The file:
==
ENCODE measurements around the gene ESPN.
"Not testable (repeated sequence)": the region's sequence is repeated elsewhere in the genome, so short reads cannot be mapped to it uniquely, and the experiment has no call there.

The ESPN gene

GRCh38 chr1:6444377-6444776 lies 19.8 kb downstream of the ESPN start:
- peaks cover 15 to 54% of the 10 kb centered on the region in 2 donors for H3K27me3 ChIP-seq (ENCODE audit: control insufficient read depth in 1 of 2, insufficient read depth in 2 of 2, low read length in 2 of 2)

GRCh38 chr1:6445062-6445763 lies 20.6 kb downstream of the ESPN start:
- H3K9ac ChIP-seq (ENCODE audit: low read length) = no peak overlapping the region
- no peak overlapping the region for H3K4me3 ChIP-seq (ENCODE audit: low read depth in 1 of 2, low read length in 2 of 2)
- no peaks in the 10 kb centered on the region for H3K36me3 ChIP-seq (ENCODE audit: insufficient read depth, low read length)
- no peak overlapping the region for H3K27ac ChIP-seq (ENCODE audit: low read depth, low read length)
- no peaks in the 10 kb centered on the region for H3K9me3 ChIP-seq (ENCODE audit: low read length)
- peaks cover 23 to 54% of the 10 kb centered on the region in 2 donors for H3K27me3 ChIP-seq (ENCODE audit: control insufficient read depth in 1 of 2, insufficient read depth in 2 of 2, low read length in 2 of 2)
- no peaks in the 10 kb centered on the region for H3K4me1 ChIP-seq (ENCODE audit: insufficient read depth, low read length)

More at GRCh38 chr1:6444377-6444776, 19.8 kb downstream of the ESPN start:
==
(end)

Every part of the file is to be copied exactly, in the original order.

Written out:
ENCODE measurements around the gene ESPN.
"Not testable (repeated sequence)": the region's sequence is repeated elsewhere in the genome, so short reads cannot be mapped to it uniquely, and the experiment has no call there.

The ESPN gene

GRCh38 chr1:6444377-6444776 lies 19.8 kb downstream of the ESPN start:
- peaks cover 15 to 54% of the 10 kb centered on the region in 2 donors for H3K27me3 ChIP-seq (ENCODE audit: control insufficient read depth in 1 of 2, insufficient read depth in 2 of 2, low read length in 2 of 2)

GRCh38 chr1:6445062-6445763 lies 20.6 kb downstream of the ESPN start:
- H3K9ac ChIP-seq (ENCODE audit: low read length) = no peak overlapping the region
- no peak overlapping the region for H3K4me3 ChIP-seq (ENCODE audit: low read depth in 1 of 2, low read length in 2 of 2)
- no peaks in the 10 kb centered on the region for H3K36me3 ChIP-seq (ENCODE audit: insufficient read depth, low read length)
- no peak overlapping the region for H3K27ac ChIP-seq (ENCODE audit: low read depth, low read length)
- no peaks in the 10 kb centered on the region for H3K9me3 ChIP-seq (ENCODE audit: low read length)
- peaks cover 23 to 54% of the 10 kb centered on the region in 2 donors for H3K27me3 ChIP-seq (ENCODE audit: control insufficient read depth in 1 of 2, insufficient read depth in 2 of 2, low read length in 2 of 2)
- no peaks in the 10 kb centered on the region for H3K4me1 ChIP-seq (ENCODE audit: insufficient read depth, low read length)

More at GRCh38 chr1:6444377-6444776, 19.8 kb downstream of the ESPN start: